The hydraulic-assisted rack-and-pinion steering offers good feedback and road feel considering the tires’ 6” tall sidewall. In general, it feels precise with minimal freeplay. The steering effort is a bit on the overboost side and the on-center feel is somewhat artificial. Once pass this spongy zone, the steering becomes more accurate. It takes some time for the soft bushings to deflect and the sidewalls to flex before the weight of this two tons beast to act upon the pavement to allow directional change. However, Santa Fe is not a sports car. The steering of the Santa Fe is more than fine in the SUV perspective.
Stopping power is generated by 4-wheel disc brakes with 11.8” ventilated discs in front, and 11.9” solid discs in the rear; with Electronic Stability Control (ESC), Traction Control (TCS), 4-wheel anti-lock braking system (ABS) with Electronic Brake-Force Distribution (EBD), and Brake Assist. The brakes have good feel with linearity throughout the pedal travel. It does not have the annoying tip-in aggressiveness.
Interior quality is only average for an import brand. Dashboard is filled with hard plastic. It is a downgrade from the usual Korean-built Hyundai quality we are accustomed to recently. This, made in Montgomery, Alabama, Santa Fe has un-even panel gaps on the center console. The plastic pieces have rough edges from the imprecise molding. “…cheap-feel plastic material. But it’s still better than domestics,” per test log.
The interior is generally ergonomically friendly. Switchgears are intuitive to use except for the steering wheel mounted controls. They are all lined up on the same line with no difference in size or texture. Attention is taken from the road to use those buttons which has defeating the purpose of this supposedly convenient feature.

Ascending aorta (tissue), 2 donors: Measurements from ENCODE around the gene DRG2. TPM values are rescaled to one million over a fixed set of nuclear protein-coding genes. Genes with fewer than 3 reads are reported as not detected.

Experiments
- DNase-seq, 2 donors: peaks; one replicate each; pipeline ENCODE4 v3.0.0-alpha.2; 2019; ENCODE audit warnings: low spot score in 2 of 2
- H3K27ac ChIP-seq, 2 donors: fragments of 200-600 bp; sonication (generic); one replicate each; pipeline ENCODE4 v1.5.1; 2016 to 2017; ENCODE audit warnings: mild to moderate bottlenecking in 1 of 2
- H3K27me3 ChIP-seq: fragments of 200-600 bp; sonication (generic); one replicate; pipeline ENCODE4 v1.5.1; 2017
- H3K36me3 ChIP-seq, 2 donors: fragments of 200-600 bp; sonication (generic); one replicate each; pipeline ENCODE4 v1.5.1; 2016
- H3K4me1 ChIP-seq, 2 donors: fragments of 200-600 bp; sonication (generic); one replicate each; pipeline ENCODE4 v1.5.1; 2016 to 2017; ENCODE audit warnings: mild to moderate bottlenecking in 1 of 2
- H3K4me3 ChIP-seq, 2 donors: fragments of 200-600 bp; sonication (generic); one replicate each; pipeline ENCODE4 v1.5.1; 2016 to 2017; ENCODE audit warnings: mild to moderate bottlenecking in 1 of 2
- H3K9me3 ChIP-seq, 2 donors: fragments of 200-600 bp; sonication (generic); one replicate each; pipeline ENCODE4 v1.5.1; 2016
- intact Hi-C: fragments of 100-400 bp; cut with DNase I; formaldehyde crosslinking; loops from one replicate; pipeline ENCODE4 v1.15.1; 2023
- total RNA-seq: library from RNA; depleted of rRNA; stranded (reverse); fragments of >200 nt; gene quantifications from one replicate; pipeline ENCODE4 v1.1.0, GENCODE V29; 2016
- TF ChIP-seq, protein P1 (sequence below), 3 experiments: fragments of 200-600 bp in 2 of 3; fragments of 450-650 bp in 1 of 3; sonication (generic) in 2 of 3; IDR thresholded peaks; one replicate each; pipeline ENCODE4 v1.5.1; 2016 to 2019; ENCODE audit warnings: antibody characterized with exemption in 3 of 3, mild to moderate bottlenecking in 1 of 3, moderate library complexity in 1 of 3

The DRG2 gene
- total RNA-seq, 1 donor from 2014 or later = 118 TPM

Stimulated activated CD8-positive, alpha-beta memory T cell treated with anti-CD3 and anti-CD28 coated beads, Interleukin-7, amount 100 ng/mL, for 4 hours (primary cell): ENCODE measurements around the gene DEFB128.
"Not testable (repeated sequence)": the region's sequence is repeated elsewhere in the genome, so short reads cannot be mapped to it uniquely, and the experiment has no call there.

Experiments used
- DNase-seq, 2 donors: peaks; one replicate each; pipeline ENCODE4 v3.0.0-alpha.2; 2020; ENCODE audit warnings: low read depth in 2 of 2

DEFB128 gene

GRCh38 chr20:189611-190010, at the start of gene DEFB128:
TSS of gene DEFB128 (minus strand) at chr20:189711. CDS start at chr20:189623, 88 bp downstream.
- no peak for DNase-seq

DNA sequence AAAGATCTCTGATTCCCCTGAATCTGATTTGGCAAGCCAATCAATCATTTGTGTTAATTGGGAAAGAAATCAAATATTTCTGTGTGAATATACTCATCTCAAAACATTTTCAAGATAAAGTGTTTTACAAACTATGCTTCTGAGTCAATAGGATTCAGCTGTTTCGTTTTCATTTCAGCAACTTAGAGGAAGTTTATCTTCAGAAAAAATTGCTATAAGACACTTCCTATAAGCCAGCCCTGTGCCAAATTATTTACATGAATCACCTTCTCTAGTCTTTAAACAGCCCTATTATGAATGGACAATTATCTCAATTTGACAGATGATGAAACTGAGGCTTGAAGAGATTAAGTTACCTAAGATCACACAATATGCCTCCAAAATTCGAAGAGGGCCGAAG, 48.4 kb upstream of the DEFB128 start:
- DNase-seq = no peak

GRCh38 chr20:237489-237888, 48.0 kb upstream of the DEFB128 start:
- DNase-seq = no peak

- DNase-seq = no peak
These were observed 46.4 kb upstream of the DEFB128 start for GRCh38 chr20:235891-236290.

The compartment under the trunk floor cover is quite handy for storage, able to keep valuables out of sight. The vents in the B-pillars are very nice. It does a great job circulating the air in this vast rear passenger, and cargo space. It is an un-common feature for a car at this price. The vents are extra beneficial in this case because the interior smell had been quite strong – one of the strongest new-car-smell ever experienced.
Seats provide good thigh support even for our long trip. Rear seats are theater style (higher than the front) to provide good forward visibility for the rear occupants. Proper driving position is easily achieved with the eight-way adjustment with lumber support on the driver seat.
IPOD/USB/AUX ports are located in front of the shifter, below the center console especially with the AC adapter in the same location. They are extremely user friendly and we applause Hyundai for making them as a standard feature.
Hyundai has been constantly improving its products. Every time I step into one, we felt like it has got more refinement than the previous one. Some minor things are still leaving you demanding for more; i.e. the variable intermittent switch for the windshield wiper is labeled in reverse – long interval wiping is the short marker on the lever!
Another disappointment is from the non-telescopic steering column for a car in this class – evidence of cost cutting? Kinda contradicts with Hyundai’s fully equipped standard feature image. Cost cutting to pay for union workers? However, the 2010MY brochure stated that telescopic adjustment is standard.
Handling & Ride Characteristics
Brake Performance & Feel
Comfort & Workmanship
Features & Technologies
Will I buy one factor
My recommendation factor
All-in-all, the 2nd generation has made significant improvement over the 1st generation. Like most Hyundai’s currently available at the market, they are nicely put together, well equipped, good to drive. But something is still missing in the Santa Fe… soul and the uniqueness/image of the brand.
Soul searching is not an easy task. Engineering is objective. To capture something subjective takes time. With the rapid growth of Hyundai/Kia, should they rattle the cage with their recent success while some manufacturers are folding and consolidating?
Hopefully with the Genesis and Genesis Coupe, Hyundai would find its soul. Apparently they are moving in that direction. Keep an eye on the 2010 Tuscon.
The prediction is Hyundai/Kia has a bright future ahead considering the current state of economy, and the infamous recalls of Toyota’s bread-and-butter products.
What is still true, “To all established car makers, Watch Out, Hyundai is catching up quicker than you can imagine,” was the quick summary of our 2004 Elantra, and 2005 Santa Fe reviews.